Why I Read The Pickup
A couple of weeks ago, I found myself with a hole in my scheduled where an installment of “Bedtime Short Stories” was supposed to go, and I wasn’t sure that I was going to have time to read something new. I had a brainwave and decided to go with Nadine Gordimer, whom I could write about with a minimum of fuss because I have taught her so many times.
When I taught 11th grade, which was the beginning of the difficult International Baccalaureate Literature course, I always began the course with a short story unit, and Gordimer was one of the very few authors I used with every class.
I liked starting with Gordimer because she packs so much into every sentence, and the first weeks of the IB course are about showing the students the expected depth in this course.
I remember giving the students sentences from her stories to analyze…they would think it was the warm up when actually it was a 40 minute lesson!
I usually stuck with Gordimer’s early work because I didn’t care for the stories that she did later; they became more and more stridently political. While I suppose her work by necessity reflected the untenable situation in South Africa, it was too specific to a time and place, and any rate, it would have a tendency to lead high school students into cliché’s.
And the fact is that after apartheid finally ended in South Africa in 1994, her some of her work became dated.
On the other hand, it’s important in IB languages to teach literature written in the target language from as many regions as possible that produce it, and Gordimer is a good option for Africa and her perspective, as one of the descendants of the “imposters” from the colonial era is unique.
When I looked up Gordimer to begin preparing the short story article, I became interested in The Pickup because I lived in an Arab country for several years. The Pickup is about a youngish White South African woman who stumbles into a relationship from an Arab car mechanic in Johannesburg.
Not wanted to do two articles about Gordimer in quick succession, I dithered, found myself solving the Short Story problem by enjoying The Training School for Negro Girls enough to race through it, and found The Pickup available digitally through one of my libraries.
Procurement remains more of an issue than usual because the bigger of the two local library systems I use remains completely closed due to COVID 19 closures for the time being.
I was interested in The Pickup is because during my years living in the Middle East I came to know many people who had all combinations of international marriages and relationships. I know people who have done them successfully, some who end very sadly or even lead them into legal trouble. I had a close friend who worked for years in the immigration office for an embassy of a country that attracts many people, and she has a lot of experience with those who take the route of duping a citizen into marrying them to get that important stamp on their passport. Then there are the ones whose stories aren’t tragic, but who do end up living permanently away from their families and own people even after the relationship ends because they don’t want to isolate themselves from their kids, and then there are the people who lose both the relationship and their kids anyway no matter what they do.
International marriage is no joke. Even when people come from similar cultures, and even share a mother tongue, it’s still harder than you think to “read” someone from somewhere else. And it’s easier to accept things that you wouldn’t from a national of your own country.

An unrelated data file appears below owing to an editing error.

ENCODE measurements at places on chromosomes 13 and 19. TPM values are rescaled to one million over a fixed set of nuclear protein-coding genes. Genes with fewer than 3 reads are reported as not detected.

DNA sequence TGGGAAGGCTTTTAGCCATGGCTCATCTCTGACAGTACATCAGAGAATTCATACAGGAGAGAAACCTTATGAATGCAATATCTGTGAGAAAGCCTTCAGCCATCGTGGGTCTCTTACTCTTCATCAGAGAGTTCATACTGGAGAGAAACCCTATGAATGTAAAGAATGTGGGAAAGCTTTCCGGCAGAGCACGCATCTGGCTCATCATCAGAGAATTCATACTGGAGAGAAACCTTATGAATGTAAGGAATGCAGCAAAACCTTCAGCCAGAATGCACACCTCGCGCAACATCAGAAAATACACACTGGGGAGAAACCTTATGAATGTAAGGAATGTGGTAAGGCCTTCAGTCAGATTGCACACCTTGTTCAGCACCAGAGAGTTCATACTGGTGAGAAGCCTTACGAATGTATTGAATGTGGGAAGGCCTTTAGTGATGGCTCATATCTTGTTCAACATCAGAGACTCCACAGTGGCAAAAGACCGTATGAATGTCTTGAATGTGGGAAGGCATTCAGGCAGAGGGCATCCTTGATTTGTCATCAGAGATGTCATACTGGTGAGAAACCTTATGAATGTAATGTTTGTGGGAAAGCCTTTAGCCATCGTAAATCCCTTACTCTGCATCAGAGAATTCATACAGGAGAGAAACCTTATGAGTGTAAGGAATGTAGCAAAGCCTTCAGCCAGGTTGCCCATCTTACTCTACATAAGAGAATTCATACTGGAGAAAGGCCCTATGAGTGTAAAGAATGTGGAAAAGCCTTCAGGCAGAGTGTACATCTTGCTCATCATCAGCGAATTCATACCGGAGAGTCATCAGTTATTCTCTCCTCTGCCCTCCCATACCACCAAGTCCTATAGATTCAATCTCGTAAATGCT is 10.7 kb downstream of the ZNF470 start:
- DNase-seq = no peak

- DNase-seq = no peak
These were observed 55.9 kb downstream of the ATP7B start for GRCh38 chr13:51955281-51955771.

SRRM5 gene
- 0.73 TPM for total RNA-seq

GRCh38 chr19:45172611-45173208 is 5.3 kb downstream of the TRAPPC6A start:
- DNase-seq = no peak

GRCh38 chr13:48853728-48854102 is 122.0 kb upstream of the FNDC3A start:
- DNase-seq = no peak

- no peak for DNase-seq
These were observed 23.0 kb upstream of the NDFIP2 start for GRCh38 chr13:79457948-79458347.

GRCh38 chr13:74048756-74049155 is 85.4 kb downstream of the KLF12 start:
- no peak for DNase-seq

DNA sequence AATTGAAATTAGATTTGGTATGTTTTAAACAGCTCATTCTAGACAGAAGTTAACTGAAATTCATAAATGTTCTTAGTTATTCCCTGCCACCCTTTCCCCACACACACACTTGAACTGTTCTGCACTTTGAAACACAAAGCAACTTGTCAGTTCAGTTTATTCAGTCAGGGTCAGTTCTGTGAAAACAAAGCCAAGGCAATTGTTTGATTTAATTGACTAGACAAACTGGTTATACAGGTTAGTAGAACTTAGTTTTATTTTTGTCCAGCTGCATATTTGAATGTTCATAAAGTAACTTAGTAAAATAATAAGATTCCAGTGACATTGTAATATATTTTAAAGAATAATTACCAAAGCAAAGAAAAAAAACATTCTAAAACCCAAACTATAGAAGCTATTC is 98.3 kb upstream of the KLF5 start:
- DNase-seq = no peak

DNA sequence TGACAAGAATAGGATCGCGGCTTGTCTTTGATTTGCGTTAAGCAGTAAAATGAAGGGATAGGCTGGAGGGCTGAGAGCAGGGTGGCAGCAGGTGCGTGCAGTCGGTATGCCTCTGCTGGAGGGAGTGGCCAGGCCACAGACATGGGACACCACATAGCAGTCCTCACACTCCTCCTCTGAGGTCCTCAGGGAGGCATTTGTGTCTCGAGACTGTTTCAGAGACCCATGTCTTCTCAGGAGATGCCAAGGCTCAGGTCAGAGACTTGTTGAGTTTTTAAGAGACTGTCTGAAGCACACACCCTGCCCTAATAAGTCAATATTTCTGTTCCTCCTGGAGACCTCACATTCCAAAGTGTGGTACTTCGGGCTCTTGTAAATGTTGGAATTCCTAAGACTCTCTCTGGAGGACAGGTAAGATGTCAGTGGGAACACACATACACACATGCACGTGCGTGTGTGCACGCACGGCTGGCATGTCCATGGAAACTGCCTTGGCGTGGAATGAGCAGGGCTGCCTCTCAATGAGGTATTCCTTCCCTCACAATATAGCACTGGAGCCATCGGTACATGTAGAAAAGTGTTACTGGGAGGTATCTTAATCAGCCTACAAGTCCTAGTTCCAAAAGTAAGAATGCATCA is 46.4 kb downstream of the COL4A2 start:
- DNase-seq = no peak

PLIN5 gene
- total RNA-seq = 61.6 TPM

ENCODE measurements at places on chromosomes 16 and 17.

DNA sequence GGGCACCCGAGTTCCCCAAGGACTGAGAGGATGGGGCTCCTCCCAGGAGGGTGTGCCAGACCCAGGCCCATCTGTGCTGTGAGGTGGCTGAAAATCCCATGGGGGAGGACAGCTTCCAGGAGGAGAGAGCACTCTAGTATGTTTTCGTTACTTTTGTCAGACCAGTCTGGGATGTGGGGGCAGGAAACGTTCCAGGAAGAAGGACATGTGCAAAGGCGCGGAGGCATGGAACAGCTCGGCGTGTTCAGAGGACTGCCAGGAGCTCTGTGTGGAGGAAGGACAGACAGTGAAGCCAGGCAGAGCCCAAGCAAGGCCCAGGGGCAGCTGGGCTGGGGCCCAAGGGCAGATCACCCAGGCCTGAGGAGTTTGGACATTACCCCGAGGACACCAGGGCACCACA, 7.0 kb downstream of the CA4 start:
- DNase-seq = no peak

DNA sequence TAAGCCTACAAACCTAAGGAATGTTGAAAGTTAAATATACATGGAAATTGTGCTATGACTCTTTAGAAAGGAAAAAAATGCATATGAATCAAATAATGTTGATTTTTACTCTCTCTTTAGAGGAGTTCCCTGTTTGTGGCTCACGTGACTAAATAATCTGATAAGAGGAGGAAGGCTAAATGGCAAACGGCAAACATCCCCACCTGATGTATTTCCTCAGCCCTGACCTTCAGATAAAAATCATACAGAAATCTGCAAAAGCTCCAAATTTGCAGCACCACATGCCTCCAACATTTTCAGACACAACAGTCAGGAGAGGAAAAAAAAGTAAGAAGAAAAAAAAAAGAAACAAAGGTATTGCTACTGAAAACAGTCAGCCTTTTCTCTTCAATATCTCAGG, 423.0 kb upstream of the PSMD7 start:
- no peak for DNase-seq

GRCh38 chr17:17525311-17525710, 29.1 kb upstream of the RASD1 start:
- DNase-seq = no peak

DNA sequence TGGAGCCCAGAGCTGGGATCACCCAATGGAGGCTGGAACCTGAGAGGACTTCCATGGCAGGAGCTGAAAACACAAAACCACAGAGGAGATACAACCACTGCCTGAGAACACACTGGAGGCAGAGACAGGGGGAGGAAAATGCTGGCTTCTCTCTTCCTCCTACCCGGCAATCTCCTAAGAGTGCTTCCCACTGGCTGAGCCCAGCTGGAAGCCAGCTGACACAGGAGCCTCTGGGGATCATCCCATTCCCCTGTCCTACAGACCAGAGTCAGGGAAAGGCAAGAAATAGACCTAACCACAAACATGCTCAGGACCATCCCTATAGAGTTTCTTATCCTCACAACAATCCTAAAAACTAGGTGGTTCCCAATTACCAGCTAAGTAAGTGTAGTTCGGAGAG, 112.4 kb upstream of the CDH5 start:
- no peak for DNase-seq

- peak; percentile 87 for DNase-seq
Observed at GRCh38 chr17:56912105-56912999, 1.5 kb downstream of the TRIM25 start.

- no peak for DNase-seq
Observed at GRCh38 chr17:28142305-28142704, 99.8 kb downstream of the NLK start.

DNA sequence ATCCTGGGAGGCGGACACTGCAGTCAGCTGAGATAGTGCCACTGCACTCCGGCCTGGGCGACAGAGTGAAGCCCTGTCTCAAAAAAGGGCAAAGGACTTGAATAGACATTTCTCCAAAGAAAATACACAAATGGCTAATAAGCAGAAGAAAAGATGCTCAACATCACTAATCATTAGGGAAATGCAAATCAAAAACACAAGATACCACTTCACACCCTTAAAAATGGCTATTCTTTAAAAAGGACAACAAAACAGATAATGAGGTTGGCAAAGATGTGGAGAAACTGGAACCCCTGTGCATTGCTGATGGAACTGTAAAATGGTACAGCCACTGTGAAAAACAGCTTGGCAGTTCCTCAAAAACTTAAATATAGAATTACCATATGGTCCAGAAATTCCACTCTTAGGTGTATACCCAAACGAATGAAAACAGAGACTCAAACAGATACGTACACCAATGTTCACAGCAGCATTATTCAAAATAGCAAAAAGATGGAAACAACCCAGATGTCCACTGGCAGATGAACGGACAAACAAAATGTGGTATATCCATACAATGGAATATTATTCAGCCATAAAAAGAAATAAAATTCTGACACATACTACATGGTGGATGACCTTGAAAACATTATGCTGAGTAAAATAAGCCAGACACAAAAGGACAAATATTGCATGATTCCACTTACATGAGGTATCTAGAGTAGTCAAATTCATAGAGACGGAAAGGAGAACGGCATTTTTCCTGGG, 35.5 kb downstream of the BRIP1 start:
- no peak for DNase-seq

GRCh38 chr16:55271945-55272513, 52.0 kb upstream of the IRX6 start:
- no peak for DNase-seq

So, all in all, I opened The Pickup with a pretty strong attitude of cynicism.
Why You Should Read The Pickup
A Very Personal Response
At the beginning, I wasn’t sure I was going to like The Pickup because I was afraid its literary style was going to annoy me and be too hard to follow, but I was able to read it fairly quickly. There are certain things you may not understand or are not clear as you go, but that’s deliberate, I think, to show the reader that things are not clear or not understood as you go into any relationship, and most particularly one in which the couple shares almost nothing: a mother tongue, social status, even resident status, religion, culture…nothing.
Just keep going. The idea is to show that no one really knows what’s going on, and frankly, that’s the way it is when you are dealing with different languages and cultures.
The relationship has a pretty inauspicious beginning: it starts because Julie, the protagonist, thinks Adbu/Ibrahim is hot, and she has a mild rebellious streak against the “establishment” represented by her parents. Not enough to shun her white privilege, mind you, but enough to play at shunning it. To me, the most annoying kind of person.
And of course, as Abdu eventually admits but you know must be true from the beginning, he is never blind to the fact that Julie may hold some keys to help him get into South Africa permanently. I’m sure he enjoys sleeping with her in her “remodeled servants’ cottage” (eye roll) too, rather in the back room of a garage where he is living, but throughout the book he seems less occupied with his physical comfort than with his bigger goal of getting out of his situation, and not having children until he can give them something different.
In short, Abdu is not the villain here.
Nope. By the end of the book, I for one, admire him.
Julie. Huh. I don’t find her decisions anything to be proud of. Julie’s thing is to hang on to the situation where she can keep her white privilege, and her sense of her moral superiority, intact.
Some readers might disagree with me, but in the end, Julie trades a culture that she can neither embrace nor completely renounce (it’s privileges anyway) for one that is going to allow her to keep her illusions about herself because of the connections she holds that can help them.